Netflix’s The Woman in the Window, based on the novel by A.J. Finn, is not a good movie. I am not going to argue otherwise. I would argue, however, that despite commentary that suggests otherwise, the movie’s homage to Rear Window is not its primary weakness. Rather, the film’s connections to film noir are part of what makes it fun, even if the style is not executed consistently.
The Woman in the Window picks up with child psychologist Anna Fox (Amy Adams) in the middle of a breakdown. Separated from her family, Anna lives alone in a large townhouse, aside from the tenant in her basement, David (Wyatt Russell). Anna’s agoraphobia keeps her trapped inside the somewhat rundown house, but she is a keen observer of her neighborhood. The rest of the time, she drinks and watches old movies. When Anna witnesses her neighbor, Alistair Russell (Gary Oldman) murder his wife, Jane (Julianne Moore/Jennifer Jason Lee), her credibility is called into question. Did she really see what she thinks she saw?
The influence of film noir is clear not only in Anna’s DVD library, or the nod to actress Jane Russell in the character’s name, but also in the sets, the acting, and the plot. Some of the stranger moments of Amy Adams’s performance look to me like she is drawing on the acting style of the 1940s. It may appear a bit over the top by today’s standards, but I think the audience can see both how Anna is being influenced by her entertainment choices and how The Woman in the Window is trying to be a film noir. Similarly, the central staircase in Anna’s big, empty house is a perfect backdrop for Hitchcock film. I think this movie looks like a big old mess not because of these homages, but because it does not lean into them enough. If these touches had been paired with more use of film noir lighting, really playing up the style, I think it would have seemed more like a fun throwback. Instead, much of the movie looks like a rip-off of an old film with absurd overacting.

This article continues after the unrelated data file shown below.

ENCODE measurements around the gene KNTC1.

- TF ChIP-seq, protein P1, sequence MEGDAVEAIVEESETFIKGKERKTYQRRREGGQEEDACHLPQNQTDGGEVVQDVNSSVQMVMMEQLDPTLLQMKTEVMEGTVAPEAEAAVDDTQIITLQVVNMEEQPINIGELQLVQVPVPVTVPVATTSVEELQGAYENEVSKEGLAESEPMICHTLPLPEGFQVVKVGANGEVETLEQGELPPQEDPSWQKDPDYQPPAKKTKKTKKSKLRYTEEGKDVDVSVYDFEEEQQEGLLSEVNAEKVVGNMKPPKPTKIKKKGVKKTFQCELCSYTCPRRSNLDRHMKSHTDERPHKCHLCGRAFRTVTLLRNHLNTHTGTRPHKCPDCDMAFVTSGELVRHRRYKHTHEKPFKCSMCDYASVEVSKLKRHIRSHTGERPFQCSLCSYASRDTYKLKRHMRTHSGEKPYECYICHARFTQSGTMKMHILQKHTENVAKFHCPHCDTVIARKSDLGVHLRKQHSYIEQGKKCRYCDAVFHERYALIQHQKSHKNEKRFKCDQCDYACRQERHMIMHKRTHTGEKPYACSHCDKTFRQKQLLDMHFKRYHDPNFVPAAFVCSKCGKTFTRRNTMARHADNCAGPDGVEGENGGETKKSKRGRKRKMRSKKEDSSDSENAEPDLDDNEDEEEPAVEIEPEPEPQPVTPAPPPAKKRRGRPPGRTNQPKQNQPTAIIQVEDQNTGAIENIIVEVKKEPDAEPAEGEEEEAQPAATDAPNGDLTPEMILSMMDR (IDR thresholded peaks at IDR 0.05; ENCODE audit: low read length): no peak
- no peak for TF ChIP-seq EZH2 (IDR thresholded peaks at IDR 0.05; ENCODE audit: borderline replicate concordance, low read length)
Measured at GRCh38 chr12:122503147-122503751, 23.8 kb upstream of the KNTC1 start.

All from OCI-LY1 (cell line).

For those who read the novel, the film noir influences would be a given as they are heavily drawn on in the book. The plot would also have been paced a lot better. Aside from the minor issues outlined above, I think the biggest problem with this movie is that the screenplay does a fairly decent job building the suspense and then, rather than letting the dominos fall, it reveals all the answers really quickly in the last act. In fact, I think they were actually playing back some of the film at a slightly faster pace, causing the rain to look strange (another instance of film noir styling gone wrong). All told, The Woman in the Window was a fun watch, but the elements that I enjoyed failed to come together into a good movie.
The Woman in the Window was written by Tracy Letts and directed by Joe Wright. It runs for 1 hour 40 minutes and is rated R for violence and language.
What I have most enjoyed lately is the Freeform show Cruel Summer, also available on Hulu. The promotions made the show look like a typical teen soap opera, but the show is actually a fairly intricately plotted thriller that takes place over the course of three summers. Each episode tracks events from a specific day in 1993, 1994, and 1995. When beautiful, popular Kate Wallis (Olivia Holt) is kidnapped, nerdy Jeanette Turner (Chiara Aurelia) blossoms and takes over Kate’s friend group, even dating her boyfriend, Jamie (Froy Gutierrez). After Kate is rescued, however, she makes shocking allegations against Jeanette that threaten to tear both the Wallis and Turner families apart.
Like I said, on the surface Cruel Summer has a lot of soap opera elements, but the use of the nonlinear plot and the focus on two unreliable characters creates a tense story in which it is really hard to know who to believe. The writing is detailed and smart, creating perfect fodder for fan theories and plenty of suspense. Furthermore, the acting by the young cast strongly portrays their trauma and their growth over the three-year timespan, no small feat as they bounce between different phases of their characters’ lives.
Cruel Summer was created by Bert V. Royal and will run for 10 episodes. It is rated TV-14, with content disclaimers for domestic violence.